Sunday, December 27, 2009


This post is part of the Royal Enfield Virtual museum. If you don't know what that is, visit the museum, you will be able to return here easily. ============================

With the continuation and worsening of World War I, Royal Enfield keeps producing the same motorcycles as in 1915. Sales slump as the economy in general suffers. There is little to report on this year, however, a lot of 1916 machines seem to have survived, The following article from the motorcycle trade place paints a picture of tranquility rather at odds with the carnage taking place in the fields of France at the time, In September 1916 a gentleman walked into the Redditch office and told management that he had driven HRH Princess Victoria in a Royal Enfield. The Princess expressed herself as being charmed with the ease and comfort of sidecar travelling. The sidecar combos appeared unusually popular with female riders. To popularize motorcycle riding among females, Royal Enfield had commissioned a whole brochure in 1915 called "The lady drives", which saw wide distribution in 1916 even being reviewed in the high society magazine "The Queen" (currently Harper's Bazaar).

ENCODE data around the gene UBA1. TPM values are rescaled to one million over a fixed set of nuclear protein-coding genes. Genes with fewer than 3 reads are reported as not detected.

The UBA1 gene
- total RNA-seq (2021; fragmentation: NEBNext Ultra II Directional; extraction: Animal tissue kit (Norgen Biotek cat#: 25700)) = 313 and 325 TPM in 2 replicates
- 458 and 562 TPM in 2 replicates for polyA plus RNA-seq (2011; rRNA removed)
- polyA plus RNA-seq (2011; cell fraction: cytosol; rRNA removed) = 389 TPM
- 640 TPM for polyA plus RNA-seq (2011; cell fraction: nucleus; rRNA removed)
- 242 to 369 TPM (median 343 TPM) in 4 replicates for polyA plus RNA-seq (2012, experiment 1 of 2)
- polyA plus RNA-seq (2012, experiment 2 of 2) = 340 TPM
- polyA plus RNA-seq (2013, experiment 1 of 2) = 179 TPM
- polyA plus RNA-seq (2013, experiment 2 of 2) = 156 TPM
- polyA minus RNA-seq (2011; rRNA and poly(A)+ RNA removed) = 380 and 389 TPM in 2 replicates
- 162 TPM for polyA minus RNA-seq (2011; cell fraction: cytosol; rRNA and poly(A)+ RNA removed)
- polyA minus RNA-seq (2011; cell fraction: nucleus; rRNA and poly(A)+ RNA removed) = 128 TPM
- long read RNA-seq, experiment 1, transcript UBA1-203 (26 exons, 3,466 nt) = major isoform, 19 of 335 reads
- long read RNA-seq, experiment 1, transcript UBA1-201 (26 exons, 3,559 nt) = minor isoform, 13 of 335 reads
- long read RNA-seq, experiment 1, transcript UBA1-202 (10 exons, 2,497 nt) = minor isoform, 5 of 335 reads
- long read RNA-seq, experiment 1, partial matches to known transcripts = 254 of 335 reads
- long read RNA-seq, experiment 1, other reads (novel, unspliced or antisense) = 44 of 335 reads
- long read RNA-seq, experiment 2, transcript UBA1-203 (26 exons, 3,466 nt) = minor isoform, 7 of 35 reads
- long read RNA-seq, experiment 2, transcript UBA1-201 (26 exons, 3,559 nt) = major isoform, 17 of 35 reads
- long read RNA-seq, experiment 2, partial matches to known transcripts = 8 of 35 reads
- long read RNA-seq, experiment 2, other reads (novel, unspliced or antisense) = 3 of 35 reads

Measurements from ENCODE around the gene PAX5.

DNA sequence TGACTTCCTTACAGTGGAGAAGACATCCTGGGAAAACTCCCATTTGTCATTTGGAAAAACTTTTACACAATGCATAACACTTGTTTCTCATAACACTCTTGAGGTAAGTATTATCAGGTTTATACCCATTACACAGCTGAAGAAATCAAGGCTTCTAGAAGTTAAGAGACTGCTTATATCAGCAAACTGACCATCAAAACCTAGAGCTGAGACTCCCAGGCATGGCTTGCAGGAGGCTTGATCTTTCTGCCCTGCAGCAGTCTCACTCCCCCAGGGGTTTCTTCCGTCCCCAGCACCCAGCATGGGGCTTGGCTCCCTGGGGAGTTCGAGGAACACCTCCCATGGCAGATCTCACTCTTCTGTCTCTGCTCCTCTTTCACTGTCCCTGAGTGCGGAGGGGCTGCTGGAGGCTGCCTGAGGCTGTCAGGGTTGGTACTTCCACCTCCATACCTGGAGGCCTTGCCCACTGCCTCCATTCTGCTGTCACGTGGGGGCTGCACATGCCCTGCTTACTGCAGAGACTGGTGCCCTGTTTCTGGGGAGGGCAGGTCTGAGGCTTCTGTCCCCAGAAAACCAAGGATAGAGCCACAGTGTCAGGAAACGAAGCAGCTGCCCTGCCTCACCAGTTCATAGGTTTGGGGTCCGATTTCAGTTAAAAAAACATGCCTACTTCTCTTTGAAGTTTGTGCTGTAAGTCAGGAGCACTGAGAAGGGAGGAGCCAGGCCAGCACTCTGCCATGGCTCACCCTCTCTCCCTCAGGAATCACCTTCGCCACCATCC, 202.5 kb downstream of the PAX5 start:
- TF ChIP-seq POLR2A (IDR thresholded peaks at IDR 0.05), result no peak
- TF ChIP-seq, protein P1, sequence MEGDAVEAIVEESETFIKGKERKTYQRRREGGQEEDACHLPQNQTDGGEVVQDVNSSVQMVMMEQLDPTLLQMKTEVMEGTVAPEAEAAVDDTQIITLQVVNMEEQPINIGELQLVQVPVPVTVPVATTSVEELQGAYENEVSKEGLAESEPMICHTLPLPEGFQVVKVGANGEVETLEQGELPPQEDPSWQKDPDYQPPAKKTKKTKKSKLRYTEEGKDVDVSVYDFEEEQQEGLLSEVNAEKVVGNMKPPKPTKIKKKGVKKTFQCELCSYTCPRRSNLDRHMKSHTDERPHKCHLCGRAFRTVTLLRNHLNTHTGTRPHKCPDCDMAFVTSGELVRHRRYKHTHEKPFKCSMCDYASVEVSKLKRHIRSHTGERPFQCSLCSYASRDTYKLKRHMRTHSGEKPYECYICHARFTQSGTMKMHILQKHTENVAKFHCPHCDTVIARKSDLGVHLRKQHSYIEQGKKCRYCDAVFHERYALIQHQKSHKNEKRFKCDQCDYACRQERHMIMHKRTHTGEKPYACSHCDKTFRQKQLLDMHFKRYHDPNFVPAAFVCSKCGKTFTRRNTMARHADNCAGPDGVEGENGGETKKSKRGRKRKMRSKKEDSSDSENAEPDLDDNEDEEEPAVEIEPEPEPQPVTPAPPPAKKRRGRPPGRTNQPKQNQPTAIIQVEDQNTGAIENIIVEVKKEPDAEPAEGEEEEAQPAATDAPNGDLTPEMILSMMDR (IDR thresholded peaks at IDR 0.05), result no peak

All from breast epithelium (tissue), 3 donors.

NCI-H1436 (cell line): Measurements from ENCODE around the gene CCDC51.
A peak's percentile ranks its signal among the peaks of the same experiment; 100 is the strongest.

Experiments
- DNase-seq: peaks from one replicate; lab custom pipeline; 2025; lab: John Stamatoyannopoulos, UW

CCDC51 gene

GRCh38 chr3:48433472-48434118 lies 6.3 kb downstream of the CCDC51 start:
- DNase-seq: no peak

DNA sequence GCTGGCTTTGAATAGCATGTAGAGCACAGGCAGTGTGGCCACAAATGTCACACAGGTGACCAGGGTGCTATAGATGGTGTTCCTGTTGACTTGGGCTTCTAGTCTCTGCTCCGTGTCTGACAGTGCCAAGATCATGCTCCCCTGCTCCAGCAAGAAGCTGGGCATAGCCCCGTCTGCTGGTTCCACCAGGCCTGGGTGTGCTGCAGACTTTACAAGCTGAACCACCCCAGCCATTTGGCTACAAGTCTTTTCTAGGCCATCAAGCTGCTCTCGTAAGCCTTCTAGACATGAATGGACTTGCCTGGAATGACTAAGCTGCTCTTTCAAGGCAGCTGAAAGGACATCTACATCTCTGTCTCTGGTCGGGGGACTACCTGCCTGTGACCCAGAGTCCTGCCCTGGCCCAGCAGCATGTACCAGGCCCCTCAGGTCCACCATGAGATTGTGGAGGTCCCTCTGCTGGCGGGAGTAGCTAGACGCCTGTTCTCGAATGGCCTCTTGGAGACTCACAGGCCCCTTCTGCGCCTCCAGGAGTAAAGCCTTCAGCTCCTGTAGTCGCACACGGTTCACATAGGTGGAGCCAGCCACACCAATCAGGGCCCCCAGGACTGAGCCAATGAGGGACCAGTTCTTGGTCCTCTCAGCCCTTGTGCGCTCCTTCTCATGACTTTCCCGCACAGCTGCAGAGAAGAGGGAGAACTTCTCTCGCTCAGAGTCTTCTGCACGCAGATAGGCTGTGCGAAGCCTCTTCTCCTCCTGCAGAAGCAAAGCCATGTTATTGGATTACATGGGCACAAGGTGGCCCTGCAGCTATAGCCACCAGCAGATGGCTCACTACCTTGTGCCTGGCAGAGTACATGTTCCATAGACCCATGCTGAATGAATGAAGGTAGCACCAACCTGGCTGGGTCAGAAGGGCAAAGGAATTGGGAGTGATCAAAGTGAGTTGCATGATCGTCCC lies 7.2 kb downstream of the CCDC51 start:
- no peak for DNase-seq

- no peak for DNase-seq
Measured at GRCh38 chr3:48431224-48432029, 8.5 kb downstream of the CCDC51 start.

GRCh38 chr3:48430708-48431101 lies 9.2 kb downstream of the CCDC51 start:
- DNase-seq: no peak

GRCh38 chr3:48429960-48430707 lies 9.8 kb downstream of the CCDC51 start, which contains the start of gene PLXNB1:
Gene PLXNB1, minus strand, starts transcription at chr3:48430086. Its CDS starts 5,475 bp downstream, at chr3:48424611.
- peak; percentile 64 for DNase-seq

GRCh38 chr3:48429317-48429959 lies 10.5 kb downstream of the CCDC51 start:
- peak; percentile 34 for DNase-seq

The "Summit of excellence" poster was 120 inches wide and graced many train stations in 1916,

Source: "Royal Enfield, the history of the company" by Anne Bradford.

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